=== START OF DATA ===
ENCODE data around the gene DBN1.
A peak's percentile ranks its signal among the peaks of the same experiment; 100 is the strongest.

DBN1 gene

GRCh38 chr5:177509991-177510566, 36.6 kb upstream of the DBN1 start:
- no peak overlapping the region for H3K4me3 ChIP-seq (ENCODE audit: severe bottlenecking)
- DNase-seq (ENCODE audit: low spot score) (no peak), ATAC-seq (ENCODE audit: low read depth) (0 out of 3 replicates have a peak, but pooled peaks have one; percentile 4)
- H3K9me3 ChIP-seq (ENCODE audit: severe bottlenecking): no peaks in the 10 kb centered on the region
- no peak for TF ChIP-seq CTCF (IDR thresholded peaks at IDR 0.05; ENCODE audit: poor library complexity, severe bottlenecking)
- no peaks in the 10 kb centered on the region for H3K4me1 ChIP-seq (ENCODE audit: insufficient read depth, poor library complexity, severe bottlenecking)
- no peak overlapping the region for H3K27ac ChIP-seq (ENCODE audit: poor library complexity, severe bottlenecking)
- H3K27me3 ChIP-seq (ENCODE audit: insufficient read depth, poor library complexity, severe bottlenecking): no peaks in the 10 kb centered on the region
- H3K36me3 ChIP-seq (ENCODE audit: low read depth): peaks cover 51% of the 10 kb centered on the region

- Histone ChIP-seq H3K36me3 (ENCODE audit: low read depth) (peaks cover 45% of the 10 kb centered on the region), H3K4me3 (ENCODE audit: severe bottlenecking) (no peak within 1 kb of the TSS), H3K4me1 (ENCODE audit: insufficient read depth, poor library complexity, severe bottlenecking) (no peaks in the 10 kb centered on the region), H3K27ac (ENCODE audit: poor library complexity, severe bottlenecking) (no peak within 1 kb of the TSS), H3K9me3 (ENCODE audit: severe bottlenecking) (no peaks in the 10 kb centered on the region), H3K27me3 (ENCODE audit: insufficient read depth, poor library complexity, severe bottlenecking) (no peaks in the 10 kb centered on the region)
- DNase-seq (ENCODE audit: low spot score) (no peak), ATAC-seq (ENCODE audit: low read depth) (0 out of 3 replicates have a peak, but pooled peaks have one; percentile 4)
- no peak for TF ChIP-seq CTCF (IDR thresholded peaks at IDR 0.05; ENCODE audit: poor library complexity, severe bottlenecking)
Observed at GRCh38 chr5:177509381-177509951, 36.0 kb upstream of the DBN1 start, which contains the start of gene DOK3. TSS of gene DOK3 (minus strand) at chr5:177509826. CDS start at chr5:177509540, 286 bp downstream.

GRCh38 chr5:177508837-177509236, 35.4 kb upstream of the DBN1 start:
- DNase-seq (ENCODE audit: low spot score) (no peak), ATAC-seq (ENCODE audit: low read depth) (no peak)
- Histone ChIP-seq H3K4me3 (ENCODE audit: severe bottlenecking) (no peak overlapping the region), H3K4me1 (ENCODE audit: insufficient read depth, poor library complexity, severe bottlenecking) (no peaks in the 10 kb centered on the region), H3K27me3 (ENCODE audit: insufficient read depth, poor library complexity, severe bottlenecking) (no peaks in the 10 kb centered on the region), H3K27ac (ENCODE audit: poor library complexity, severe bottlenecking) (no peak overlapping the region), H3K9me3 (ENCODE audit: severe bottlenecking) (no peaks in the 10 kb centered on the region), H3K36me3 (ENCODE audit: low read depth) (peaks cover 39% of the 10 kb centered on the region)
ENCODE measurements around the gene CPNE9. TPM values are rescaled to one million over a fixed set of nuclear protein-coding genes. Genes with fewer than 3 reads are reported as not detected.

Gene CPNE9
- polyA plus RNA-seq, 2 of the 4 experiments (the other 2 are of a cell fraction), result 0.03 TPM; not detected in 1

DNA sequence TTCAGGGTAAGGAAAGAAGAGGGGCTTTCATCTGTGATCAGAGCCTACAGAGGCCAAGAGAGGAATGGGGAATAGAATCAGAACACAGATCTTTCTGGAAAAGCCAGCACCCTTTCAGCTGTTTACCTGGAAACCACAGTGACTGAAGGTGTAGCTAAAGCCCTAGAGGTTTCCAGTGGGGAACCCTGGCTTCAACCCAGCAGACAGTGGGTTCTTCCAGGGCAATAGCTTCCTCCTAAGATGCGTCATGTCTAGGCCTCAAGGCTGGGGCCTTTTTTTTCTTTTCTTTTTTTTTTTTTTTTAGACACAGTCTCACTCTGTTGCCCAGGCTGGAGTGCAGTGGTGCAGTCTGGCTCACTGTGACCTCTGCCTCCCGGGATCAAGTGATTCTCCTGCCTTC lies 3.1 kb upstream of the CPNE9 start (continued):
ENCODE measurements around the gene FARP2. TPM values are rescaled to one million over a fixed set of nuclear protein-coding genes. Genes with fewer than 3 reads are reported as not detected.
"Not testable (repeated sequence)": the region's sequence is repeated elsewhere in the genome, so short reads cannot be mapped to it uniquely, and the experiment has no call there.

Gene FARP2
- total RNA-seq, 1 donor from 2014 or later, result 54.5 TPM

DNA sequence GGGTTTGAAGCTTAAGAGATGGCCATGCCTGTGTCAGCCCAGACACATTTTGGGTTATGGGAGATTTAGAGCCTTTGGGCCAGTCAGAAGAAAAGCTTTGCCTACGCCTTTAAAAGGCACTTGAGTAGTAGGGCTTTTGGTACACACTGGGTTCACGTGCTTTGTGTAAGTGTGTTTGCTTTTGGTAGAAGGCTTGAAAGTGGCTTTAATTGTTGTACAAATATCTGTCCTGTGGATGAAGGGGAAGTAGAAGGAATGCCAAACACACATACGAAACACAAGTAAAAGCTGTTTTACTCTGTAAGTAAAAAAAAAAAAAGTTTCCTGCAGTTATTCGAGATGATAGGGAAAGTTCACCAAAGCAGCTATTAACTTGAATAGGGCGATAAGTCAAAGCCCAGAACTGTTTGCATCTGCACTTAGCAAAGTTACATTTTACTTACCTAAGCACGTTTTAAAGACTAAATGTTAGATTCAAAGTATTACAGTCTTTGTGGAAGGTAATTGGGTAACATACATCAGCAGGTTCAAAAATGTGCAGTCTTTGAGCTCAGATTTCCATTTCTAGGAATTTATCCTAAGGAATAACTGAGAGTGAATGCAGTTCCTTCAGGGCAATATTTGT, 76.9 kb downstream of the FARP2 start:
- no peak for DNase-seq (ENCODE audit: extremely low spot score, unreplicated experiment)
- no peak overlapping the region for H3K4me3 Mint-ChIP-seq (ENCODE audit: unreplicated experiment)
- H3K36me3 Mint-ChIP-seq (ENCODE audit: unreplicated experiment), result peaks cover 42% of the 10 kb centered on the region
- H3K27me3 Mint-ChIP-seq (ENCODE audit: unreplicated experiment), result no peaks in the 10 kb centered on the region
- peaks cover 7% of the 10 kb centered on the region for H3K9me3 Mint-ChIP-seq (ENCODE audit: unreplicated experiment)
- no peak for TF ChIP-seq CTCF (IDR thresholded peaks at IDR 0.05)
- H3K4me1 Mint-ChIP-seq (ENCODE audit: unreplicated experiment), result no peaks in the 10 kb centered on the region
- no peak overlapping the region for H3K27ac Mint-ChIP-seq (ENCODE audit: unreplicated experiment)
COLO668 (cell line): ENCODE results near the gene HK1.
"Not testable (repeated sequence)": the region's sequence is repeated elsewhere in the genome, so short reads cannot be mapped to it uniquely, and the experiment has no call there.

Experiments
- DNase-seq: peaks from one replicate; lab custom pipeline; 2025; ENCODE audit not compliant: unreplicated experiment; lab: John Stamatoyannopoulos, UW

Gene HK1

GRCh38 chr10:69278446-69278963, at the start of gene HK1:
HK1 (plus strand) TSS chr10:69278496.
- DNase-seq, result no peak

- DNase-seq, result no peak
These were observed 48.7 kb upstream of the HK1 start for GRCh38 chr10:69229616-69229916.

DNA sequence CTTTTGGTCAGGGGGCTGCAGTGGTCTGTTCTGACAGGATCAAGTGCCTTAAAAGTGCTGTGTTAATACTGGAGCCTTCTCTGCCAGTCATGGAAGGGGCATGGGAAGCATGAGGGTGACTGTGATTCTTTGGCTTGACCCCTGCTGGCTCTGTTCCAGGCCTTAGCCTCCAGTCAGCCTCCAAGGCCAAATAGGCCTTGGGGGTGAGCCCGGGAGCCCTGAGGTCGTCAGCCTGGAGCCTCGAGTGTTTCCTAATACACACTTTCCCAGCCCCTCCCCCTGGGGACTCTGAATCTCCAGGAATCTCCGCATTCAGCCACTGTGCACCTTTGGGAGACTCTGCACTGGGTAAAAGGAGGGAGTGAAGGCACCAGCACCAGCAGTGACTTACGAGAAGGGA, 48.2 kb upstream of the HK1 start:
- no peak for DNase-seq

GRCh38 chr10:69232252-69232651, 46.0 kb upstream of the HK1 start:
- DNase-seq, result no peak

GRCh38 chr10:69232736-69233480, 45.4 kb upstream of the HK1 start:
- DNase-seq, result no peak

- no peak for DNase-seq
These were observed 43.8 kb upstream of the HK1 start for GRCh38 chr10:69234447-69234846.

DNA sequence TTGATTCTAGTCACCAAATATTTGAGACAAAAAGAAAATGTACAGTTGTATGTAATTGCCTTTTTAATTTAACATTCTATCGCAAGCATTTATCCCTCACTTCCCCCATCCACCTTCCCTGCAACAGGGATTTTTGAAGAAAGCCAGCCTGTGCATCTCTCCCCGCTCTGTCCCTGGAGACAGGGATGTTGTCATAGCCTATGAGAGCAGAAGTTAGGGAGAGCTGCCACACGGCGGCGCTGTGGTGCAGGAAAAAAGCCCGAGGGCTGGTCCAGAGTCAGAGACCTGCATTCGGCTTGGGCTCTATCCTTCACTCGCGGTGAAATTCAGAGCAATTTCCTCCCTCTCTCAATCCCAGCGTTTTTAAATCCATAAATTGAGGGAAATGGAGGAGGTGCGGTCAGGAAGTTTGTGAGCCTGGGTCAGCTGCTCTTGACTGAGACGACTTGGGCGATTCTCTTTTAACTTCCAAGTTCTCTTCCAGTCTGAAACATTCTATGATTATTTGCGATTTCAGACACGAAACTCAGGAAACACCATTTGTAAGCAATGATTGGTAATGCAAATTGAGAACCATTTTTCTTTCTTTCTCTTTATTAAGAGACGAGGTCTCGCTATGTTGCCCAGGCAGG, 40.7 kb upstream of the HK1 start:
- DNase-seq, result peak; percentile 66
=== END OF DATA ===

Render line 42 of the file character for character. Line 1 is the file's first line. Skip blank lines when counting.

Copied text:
GRCh38 chr10:69278446-69278963, at the start of gene HK1: